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Types of Benefits for California Workers

Under the California Workers’ Compensation law, there are five benefits:

1) Temporary Disability Benefits

For injuries after January 1, 2023, the minimum rate is $242.86 and the maximum rate is $1,619.15 per week.

Labor Code Section 4453(a) (10) requires the maximum and minimum weekly earnings upon which TTD is based be increased by an amount equal to percentage increase in the State Average Weekly Wage (SAWW) as compared to the prior year. The SAWW is defined as the average weekly wage paid to employees covered by unemployment insurance as reported by the U.S. Department of Labor for California for the 12 months ending March 31 in the year preceding the injury. In the 12 months ending March 31, 2022, the SAWW increased from $1,570 to $1,651—an increase of 5.15924 percent.

Under Labor Code section 4659(c), workers with a date of injury on or after January 1, 2003 who are receiving life pension (LP) or permanent total disability (PTD) benefits are also entitled to have their weekly LP or PTD rate adjusted based on the SAWW.

2) Permanent Partial Disability Benefits:

Once you have been declared permanent and stationary, you will be evaluated by a medical doctor in order to determine if you have any permanent disability as a result of your work injury. Permanent disability is determined on a scale from 0% to 100%. 100% means that the injured worker is determined to no longer be able to work in any capacity due to their injury. Any determination below 100% is considered permanent partial disability, under California Workers’ Compensation Law. The amount of money given to permanent partial disability is determined by the percentage. The lower the percentage, the lower the payment, the higher the percentage, the higher the payment. This percentage is not based on how serious or extensive the work injury was a the time of the injury, rather, it is determined once the maximum medical improvement has been reached, as stated by a medical doctor. The level of permanent disability is typically contested by the insurance company, and must be resolved by a Qualified Medical Examiner. Such disputes regarding the extent and nature of permanent disability can be negotiated through a settlement, however, if negotiation is not possible, it will be determined by a workers’ compensation judge after a trial.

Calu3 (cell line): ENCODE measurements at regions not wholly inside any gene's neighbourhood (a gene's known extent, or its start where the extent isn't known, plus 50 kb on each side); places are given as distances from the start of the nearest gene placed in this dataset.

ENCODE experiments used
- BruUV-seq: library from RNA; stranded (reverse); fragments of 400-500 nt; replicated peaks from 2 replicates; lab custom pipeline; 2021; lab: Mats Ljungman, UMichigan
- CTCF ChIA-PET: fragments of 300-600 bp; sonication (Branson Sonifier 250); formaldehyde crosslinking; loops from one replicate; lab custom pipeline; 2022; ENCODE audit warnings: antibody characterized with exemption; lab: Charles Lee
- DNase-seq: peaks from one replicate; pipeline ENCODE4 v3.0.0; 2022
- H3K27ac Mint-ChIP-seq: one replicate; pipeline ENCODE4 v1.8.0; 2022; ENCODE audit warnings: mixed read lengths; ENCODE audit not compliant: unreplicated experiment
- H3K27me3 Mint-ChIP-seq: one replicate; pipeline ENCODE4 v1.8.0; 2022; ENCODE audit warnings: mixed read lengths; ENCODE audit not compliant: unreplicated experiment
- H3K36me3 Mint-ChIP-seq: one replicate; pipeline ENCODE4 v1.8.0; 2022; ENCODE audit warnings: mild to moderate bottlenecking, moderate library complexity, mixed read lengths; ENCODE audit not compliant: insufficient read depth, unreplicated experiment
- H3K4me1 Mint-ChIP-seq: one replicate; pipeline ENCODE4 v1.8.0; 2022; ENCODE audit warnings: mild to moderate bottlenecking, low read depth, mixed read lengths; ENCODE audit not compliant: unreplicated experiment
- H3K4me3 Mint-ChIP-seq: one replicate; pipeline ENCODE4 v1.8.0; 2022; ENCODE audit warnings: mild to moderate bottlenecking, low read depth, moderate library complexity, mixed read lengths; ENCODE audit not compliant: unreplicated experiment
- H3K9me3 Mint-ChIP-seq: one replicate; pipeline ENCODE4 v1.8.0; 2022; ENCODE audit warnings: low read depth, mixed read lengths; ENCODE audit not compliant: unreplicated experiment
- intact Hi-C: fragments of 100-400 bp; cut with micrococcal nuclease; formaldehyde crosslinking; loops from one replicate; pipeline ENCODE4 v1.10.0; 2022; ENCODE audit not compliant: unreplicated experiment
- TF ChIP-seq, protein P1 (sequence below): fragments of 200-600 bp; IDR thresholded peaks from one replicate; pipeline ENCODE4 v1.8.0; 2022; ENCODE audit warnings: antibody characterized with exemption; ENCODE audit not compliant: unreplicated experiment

3) Medical Care:

Under California Workers’ Compensation Law, injured workers receive all necessary and reasonable medical care to relieve or cure the effects of a work related injury. To treat a work related injury, the insurance company or employer may have an established medical provider network (MPN). If they do, then you must receive treatment for your work injury through the list of doctors. Any dispute of the MPN doctor’s treatment of you requires that you seek out a second opinion from within the MPN. If an MPN does not exist, then you can choose your own physician to treat you after 30 days from the date the work injury took place. Note that you are only allowed one treating physician at a time who manages your case. The treating physician can refer you to other medical specialists within the MPN, in order to help you get the needed treatment.

4) Vocational Rehabilitation:

Vocational rehabilitation is the process of retraining for new work skills as part of recovery from a work related illness or injury. If a worker is able to perform the normal essential functions of the job, they may be entitled to a “reasonable accommodation” from the employer, which would allow the injured worker to return to their regular job with certain modifications or accommodations as long as such accommodations do not create a hardship for the employer.

Injured workers who are unable to return to their regular job (for injuries after January 1, 2005 but before January 1, 2013) will receive a non-transferable voucher of between $4,000 and $10,000 payable to the state accredited school chosen by the injured worker. Injuries after January 1, 2013, the voucher is a flat rate of $6,000 and must be used within 2-5 years, and cannot be settled by the injured worker for a cash payment. 

As of 4/13/15 an additional $5,000 per eligible injured worker is available. Click the following link for more information Return-to-Work Supplement Program (RTWSP)

5) Death Benefits:

Dependents can claim death benefits under California Workers’ Compensation Law if the injured worker dies as the result of a work related injury. Death benefit amounts are determined by the degree of dependency and the number of dependents, and if there are minor children. Under California Workers’ Compensation Law, the standard for death benefits is determined by whether or not the injury has caused or hastened the injured worker’s death. Medical evidence must be provided in order to prove the dependent’s claim.


Authored by Scot D. Shoemaker



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